Contemporary utopian dreams: contemplating Staniewski's Golden Ass
This article contemplates Wodzimierz Staniewski's Metamorphoses as an adaptation of The Golden Ass of Apuleius. As Apuleius's text deals with a period of social and religious transition in the Roman Empire, Staniewski felt its themes were topical for modern-day Poland, where people have suffered a tragic estrangement from the ground of their being. His primary aim is to utilize the figure of the goddess Isis as a mode of establishing a consistent identity for the subject vis--vis the collective unconscious in relation to the protagonist's double transformation: humananimalhuman. My Lacanian analysis rejects this reading as an example of Jungian obscurantism that seeks to conceal the underlying utopian fantasy of unimpeded self-identity and social transparency; I argue that the unearthing of this fantasy in Staniewski's adaptation is the performance's primary insight.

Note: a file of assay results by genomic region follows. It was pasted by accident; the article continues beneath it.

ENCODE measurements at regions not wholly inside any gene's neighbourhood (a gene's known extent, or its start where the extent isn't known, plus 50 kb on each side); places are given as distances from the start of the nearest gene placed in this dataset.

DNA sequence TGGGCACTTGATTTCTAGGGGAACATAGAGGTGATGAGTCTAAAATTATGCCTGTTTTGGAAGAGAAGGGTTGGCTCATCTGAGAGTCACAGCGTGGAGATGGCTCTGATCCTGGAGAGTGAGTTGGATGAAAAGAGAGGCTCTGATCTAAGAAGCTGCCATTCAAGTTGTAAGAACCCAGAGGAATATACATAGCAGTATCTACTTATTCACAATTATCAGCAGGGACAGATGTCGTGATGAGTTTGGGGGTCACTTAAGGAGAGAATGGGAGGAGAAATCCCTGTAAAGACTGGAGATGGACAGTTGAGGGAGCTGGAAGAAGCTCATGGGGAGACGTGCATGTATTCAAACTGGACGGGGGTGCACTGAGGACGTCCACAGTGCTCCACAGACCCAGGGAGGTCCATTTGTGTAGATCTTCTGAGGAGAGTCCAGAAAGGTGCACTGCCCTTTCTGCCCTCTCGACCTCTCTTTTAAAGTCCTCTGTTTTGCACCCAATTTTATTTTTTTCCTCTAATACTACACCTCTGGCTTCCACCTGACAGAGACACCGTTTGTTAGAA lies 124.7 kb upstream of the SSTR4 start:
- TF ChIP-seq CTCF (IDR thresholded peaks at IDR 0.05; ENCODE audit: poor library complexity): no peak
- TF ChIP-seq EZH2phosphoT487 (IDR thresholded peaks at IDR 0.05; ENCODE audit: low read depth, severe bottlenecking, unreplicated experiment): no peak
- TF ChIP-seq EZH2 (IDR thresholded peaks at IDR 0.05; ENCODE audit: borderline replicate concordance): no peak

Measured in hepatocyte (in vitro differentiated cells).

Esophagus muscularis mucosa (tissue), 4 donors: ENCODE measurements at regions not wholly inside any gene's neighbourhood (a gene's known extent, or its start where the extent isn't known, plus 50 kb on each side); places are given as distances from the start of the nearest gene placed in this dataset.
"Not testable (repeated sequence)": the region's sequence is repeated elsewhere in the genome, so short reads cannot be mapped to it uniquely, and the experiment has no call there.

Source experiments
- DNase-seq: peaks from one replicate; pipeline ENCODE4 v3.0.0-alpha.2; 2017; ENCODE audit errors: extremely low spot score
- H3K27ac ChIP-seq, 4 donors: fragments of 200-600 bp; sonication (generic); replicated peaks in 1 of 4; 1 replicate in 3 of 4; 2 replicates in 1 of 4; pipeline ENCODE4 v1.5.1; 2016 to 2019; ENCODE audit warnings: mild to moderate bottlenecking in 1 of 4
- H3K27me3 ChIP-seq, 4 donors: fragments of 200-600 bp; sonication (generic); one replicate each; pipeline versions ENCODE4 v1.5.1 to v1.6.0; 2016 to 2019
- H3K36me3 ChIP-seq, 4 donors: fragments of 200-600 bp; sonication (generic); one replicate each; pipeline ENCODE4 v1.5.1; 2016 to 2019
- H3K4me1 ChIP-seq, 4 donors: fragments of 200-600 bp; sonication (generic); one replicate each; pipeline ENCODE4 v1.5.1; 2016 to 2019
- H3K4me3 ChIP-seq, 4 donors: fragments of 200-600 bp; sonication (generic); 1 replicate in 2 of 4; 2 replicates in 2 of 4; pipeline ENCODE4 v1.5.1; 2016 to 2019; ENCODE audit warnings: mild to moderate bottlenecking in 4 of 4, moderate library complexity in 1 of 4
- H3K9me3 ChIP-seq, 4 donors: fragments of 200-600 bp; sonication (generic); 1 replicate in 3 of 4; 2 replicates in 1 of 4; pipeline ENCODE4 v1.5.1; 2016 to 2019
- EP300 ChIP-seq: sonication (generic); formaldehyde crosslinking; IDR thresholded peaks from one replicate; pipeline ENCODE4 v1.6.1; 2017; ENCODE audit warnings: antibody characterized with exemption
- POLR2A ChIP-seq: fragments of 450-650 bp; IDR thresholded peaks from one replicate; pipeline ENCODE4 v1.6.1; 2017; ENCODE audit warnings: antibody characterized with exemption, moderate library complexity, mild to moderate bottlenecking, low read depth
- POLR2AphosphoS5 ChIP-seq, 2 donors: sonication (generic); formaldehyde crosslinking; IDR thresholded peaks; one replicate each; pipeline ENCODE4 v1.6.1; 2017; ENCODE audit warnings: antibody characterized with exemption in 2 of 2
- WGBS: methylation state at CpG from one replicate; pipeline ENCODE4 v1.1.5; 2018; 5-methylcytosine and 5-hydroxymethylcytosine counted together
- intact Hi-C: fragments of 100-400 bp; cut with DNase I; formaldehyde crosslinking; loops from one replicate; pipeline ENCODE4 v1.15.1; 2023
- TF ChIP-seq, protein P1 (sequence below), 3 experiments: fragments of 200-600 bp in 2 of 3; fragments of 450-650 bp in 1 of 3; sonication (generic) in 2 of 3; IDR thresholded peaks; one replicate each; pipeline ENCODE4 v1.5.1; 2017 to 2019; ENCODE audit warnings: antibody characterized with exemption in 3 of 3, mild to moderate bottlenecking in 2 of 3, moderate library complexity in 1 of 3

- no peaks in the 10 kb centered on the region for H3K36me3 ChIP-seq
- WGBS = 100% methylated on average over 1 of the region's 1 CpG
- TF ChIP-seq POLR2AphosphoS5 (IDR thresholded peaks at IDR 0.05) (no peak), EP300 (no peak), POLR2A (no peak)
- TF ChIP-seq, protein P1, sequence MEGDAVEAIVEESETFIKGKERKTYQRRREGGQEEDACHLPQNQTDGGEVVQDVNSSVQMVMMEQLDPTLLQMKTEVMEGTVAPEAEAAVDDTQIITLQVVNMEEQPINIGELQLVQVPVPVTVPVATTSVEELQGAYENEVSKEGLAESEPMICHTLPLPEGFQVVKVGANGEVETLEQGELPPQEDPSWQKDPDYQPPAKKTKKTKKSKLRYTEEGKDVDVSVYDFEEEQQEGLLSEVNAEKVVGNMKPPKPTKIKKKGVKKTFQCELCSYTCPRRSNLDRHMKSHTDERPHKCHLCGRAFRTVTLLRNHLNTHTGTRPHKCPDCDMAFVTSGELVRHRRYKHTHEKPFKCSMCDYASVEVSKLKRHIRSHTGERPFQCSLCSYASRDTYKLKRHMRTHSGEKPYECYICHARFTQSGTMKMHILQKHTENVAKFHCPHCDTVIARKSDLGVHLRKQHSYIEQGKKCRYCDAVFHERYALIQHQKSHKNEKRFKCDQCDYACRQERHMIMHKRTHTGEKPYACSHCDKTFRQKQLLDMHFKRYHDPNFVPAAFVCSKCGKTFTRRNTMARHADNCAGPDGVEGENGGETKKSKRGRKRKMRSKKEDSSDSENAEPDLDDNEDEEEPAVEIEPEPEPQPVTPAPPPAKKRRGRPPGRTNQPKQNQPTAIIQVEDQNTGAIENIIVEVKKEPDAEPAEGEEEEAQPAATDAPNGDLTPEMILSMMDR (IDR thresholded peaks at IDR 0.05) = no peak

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Document Type: Research Article
Affiliations: University of Kent.
Publication date: 2009-05-01
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- Adaptation, or the conversion of oral, historical or fictional narratives into stage drama has been common practice for centuries. In our own time the processes of cross-generic transformation continue to be extremely important in theatre as well as in the film and other media industries. Adaptation and the related areas of translation and intertextuality continue to have a central place in our culture with a profound resonance across our civilisation.
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